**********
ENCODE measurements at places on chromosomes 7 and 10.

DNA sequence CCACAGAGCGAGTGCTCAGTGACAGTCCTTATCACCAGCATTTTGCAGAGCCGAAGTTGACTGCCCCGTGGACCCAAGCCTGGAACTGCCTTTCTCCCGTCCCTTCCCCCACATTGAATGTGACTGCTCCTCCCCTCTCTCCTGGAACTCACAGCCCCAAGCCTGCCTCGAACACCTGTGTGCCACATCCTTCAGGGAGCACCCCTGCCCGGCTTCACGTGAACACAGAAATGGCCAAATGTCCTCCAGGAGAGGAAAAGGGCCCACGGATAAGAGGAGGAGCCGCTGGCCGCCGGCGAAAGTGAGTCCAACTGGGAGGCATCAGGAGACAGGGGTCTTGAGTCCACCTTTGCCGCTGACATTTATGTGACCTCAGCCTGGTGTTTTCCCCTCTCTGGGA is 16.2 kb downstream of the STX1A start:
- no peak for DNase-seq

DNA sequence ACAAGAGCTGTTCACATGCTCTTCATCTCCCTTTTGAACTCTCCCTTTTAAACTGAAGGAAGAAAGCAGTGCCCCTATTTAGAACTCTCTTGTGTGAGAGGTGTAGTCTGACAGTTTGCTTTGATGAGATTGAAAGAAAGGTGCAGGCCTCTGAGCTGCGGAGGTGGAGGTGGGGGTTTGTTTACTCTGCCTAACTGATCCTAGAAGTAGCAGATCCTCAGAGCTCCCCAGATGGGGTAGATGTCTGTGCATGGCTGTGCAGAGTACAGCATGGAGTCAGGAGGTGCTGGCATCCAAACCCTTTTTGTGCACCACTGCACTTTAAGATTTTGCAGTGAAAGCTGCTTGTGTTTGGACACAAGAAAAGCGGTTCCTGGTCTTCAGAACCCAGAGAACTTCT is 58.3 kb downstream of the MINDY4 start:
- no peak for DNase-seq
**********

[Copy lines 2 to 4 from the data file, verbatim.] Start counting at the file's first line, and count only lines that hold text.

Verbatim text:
DNA sequence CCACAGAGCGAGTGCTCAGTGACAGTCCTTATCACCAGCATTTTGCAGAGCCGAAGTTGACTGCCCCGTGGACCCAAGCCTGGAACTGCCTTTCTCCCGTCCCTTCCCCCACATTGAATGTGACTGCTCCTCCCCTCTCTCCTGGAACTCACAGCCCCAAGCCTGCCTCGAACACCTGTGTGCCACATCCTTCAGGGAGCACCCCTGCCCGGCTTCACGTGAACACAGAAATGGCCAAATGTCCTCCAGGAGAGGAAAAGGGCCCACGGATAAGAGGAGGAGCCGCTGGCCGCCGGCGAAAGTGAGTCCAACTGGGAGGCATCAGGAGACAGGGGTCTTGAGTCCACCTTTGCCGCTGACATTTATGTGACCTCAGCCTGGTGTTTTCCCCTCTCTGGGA is 16.2 kb downstream of the STX1A start:
- no peak for DNase-seq

DNA sequence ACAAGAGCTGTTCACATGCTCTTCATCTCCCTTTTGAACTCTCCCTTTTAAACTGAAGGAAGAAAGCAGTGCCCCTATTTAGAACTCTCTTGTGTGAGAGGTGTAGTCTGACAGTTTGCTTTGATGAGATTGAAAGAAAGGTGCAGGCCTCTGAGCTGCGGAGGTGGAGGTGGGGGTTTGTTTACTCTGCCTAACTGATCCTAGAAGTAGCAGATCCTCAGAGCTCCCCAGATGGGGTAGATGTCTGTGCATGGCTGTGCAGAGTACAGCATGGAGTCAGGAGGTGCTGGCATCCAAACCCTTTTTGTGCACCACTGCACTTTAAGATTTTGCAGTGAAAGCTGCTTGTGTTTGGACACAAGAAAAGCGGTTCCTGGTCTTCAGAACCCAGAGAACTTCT is 58.3 kb downstream of the MINDY4 start: